It is one of those fascinating experiences of reading that let one enter into old political arguments, wander through them as if in an attic, and find among the detritus of so much misplaced, or misspent, analysis, otherwise quality writing. Dimiter Dimov’s (Bulgaria, 1909-1966) writing is certainly marked by it’s time and in parts is not shy about them, yet underneath the cruft, the antiquated arguments that time has only made seem exaggerated, or, at least, mistargeted, is some solid writing. If one were to spend time wading in the intellectual past of the mid 20th century, Damned Souls is not a bad choice.
Damned Souls takes place in Spain right before the July, 1936 outbreak of the Spanish Civil War. Dimov spent considerable time in Spain between 1939-1946. I came across his name in Juan Eduardo Zúñiga’s La tierra será un paraíso (The Earth Will Be a Paradise). In that story he is working in a veterinary lab with Zúñiga and they find themselves planning to help Republican refuges to return to Madrid via clandestine methods. It comes to nothing, as does so much in Zúñiga’s post war Madrid, but what is evident is his deep admiration for Dimov.
At it’s core, Damned Souls is a debate between conservative religion and an open, an in some ways ideal, worker centered society. It was the crux of the Spanish Civil war, so the novel fits within that context. As a novel, though, Damned Souls has to make that case as forcefully as it can. Or at least, that is what Dimov tries to do. It makes for occasionally overwrought moments. At its best, Dimov captures the frustrations of his characters. The first third describes the harrowing drug addiction of Fanny, an English woman, who falls in love a reactionary Jesuit priest. The desperation and the lengths she goes to get her fix are some of the best writing of the book. He really captures the sad determination of an addict.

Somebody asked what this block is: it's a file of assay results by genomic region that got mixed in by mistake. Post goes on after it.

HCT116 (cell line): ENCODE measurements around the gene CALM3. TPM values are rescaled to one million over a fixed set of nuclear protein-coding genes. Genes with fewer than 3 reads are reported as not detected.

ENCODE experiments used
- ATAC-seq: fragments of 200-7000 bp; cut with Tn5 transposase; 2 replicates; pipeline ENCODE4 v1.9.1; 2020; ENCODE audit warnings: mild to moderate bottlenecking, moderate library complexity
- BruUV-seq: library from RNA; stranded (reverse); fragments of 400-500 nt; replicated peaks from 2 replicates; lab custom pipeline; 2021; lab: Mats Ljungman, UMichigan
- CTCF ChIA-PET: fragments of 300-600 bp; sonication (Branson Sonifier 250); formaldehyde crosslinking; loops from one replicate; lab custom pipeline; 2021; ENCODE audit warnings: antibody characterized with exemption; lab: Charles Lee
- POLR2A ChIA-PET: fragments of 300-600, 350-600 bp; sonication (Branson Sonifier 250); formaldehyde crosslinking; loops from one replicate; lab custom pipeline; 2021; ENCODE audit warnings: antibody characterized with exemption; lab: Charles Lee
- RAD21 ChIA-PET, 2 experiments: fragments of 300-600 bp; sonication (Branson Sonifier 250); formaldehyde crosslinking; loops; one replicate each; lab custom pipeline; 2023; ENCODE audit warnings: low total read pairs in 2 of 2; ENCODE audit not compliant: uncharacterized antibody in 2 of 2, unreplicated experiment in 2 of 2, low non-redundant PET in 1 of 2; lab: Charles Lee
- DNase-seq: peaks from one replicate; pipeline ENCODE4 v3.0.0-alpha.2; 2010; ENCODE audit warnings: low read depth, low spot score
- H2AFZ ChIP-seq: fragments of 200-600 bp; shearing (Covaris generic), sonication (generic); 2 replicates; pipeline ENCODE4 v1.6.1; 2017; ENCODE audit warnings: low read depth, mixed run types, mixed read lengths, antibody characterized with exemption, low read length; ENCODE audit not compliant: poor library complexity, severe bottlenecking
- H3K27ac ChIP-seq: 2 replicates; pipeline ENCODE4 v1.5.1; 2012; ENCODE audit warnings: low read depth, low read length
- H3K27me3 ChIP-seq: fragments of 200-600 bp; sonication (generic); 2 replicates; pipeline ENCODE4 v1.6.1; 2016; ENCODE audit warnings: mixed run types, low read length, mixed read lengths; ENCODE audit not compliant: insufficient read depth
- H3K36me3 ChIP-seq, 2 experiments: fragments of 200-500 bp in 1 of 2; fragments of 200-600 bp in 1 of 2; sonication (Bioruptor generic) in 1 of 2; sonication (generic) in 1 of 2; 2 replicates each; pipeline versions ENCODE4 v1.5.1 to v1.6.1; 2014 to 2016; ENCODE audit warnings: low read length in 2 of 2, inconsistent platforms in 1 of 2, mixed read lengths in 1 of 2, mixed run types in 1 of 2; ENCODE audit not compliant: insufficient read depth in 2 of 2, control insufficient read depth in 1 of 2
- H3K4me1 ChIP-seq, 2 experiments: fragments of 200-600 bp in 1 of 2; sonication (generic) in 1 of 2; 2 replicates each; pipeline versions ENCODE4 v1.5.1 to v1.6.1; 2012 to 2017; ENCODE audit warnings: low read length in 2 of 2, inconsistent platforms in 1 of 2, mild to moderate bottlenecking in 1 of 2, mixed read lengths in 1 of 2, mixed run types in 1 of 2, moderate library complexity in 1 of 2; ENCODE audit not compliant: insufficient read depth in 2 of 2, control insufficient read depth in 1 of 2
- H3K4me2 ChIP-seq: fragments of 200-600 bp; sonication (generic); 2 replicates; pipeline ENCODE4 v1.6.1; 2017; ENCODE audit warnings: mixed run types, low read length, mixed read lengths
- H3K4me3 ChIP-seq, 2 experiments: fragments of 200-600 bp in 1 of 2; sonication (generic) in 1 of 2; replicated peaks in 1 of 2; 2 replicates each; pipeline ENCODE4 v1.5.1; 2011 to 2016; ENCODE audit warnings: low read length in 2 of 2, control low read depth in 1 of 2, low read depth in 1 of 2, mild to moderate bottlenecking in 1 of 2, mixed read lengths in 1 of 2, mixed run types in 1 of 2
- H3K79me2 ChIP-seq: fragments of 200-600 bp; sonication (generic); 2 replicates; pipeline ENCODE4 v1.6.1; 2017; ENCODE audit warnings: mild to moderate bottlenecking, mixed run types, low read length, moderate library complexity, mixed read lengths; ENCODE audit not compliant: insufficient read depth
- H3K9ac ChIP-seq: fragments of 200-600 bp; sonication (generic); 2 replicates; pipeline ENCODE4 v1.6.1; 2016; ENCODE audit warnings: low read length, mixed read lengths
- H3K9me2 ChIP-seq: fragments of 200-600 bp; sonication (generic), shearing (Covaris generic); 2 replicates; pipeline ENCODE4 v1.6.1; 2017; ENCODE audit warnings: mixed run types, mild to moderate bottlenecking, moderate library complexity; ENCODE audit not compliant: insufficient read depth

The rest of the book takes place in the months before the war. Fanny, at that point not an addict, is the stereotypical upper class floater, more interested in having a good time than anything else. In a chance encounter she meets a Jesuit priest and falls in love with him. She begins following him around Spain, trying to get in his good graces. Finally, she lands at small town in northern Spain where he has set up a typhus hospital. He won’t accept her help, so she sets up a rival hospital. Next to it. As the outbreak spreads and more and more of the pueblo’s poor die futile deaths, it comes out that all the priest cares about is taking her money and reestablishing the Spanish empire. It’s that last bit that seems cartoonish, as if he could do it. Or perhaps it’s just the delusion that was at the back of Franco’s supporters. Because the arguments are so distant, it is hard to see them as real, even if they are the same ones in Doña Perfecta. Whatever the case, the descent of the hospital into disease is horrific, and, again, shows Dimov’s skill as a writer.
Ultimately, it is the Republican forces who take the camp over, and in a day remedy all the problems, delousing and burning all infect materials. It’s as if the old system was incapable, even when it tries to use modern methods, is incapable of helping the people. Dimov avoids any discussions of Republican politics, other than trad unions, but there is an undercurrent here that without knowing his work better, is hard to decide which way he is going. Is this socialist realism, or just an over exuberant anti-fascist? That aside, the debates are still present and would not feel as heavy handed if, and this is perhaps the biggest issue with the book, Dimov didn’t continually throw around generalizations, usually in the form, the Spanish are a nation of fill in the blank.
Despite it’s flaws, Damned Souls is well written and should be read, not as a book about Spain, but as one author’s reaction to Spain and the Civil War.